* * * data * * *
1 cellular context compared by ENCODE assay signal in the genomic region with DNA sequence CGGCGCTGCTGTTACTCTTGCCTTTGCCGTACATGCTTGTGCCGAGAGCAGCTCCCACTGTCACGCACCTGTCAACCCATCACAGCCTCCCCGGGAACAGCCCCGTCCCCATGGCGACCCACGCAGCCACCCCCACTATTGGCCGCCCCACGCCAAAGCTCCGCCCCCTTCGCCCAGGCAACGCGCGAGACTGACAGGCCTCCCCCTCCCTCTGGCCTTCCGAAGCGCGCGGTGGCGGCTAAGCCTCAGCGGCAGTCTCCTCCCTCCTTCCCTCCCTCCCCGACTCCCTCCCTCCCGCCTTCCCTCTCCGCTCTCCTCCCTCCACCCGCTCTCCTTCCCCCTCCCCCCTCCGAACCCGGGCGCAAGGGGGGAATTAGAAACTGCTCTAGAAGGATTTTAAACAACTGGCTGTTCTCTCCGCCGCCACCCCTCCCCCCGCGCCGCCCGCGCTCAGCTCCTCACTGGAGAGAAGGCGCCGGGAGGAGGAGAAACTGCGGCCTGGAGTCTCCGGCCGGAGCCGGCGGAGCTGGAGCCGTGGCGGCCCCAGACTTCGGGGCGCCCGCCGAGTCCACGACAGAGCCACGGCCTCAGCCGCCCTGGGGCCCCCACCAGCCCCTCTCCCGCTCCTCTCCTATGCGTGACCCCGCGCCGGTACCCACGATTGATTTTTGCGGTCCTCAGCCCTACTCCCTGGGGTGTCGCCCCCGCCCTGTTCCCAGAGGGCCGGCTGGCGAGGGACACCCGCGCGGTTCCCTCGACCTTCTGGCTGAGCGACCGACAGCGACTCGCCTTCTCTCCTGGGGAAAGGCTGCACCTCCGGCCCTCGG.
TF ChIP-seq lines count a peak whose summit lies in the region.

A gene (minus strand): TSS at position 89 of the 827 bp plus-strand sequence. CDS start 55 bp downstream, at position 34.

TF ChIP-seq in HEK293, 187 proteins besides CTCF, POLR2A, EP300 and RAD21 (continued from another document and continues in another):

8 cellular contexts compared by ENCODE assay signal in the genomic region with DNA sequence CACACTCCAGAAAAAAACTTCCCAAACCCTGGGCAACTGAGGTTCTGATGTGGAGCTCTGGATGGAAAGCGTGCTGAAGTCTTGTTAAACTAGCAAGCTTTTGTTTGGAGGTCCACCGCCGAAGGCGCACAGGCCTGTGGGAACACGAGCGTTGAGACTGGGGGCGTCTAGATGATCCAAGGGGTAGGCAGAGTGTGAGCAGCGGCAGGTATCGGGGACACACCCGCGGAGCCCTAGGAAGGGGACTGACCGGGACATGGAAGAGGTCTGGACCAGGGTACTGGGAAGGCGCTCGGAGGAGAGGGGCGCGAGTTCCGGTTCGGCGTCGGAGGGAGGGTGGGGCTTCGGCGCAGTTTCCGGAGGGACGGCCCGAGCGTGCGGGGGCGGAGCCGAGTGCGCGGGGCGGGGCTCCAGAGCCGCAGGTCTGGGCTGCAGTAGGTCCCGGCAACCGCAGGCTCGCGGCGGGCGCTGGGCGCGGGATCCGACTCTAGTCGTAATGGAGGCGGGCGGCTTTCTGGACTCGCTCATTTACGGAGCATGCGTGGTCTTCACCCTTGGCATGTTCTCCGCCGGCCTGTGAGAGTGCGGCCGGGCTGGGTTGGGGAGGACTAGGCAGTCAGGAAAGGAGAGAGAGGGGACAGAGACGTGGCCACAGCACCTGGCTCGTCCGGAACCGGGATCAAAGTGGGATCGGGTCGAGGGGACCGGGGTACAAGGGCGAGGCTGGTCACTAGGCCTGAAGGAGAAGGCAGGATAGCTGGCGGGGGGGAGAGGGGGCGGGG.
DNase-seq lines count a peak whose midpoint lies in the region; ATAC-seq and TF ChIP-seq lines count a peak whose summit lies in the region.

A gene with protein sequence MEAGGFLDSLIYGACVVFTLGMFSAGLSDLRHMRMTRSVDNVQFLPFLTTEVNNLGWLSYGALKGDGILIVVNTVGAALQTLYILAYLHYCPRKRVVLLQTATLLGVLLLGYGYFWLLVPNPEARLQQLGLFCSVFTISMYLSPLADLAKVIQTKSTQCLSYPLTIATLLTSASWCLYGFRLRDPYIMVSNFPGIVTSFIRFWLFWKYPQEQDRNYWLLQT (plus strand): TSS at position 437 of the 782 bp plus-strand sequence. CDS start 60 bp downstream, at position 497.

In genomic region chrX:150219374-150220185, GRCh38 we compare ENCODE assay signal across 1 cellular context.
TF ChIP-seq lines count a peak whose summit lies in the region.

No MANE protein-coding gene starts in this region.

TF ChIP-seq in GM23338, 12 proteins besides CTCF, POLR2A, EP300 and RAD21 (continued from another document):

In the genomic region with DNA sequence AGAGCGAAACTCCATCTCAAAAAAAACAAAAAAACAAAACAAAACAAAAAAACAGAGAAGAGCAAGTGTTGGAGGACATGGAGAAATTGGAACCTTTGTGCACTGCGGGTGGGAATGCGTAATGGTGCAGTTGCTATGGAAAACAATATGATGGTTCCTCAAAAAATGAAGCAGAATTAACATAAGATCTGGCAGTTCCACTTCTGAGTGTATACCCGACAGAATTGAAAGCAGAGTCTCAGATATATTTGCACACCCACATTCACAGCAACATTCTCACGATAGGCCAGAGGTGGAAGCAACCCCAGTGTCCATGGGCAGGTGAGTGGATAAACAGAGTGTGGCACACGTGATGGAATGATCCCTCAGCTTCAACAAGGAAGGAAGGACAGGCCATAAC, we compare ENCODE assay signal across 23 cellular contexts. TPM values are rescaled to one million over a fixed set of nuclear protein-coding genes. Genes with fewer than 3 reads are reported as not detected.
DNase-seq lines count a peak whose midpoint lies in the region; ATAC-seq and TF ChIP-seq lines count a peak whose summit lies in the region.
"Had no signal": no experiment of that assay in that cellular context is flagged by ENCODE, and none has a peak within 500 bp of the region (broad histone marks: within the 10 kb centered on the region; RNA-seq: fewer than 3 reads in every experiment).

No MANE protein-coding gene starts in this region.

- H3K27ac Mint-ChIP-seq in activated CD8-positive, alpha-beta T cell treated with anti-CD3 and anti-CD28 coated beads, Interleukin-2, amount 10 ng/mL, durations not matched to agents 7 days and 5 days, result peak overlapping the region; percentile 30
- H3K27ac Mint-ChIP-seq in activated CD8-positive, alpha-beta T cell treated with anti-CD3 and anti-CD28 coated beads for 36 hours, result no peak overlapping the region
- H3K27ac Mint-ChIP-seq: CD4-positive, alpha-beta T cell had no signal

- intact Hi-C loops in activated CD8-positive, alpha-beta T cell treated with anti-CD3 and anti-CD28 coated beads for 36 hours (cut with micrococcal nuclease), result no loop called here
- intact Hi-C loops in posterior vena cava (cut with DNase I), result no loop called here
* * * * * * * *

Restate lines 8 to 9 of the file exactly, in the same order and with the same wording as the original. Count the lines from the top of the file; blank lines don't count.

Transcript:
In genomic region chrX:150219374-150220185, GRCh38 we compare ENCODE assay signal across 1 cellular context.
TF ChIP-seq lines count a peak whose summit lies in the region.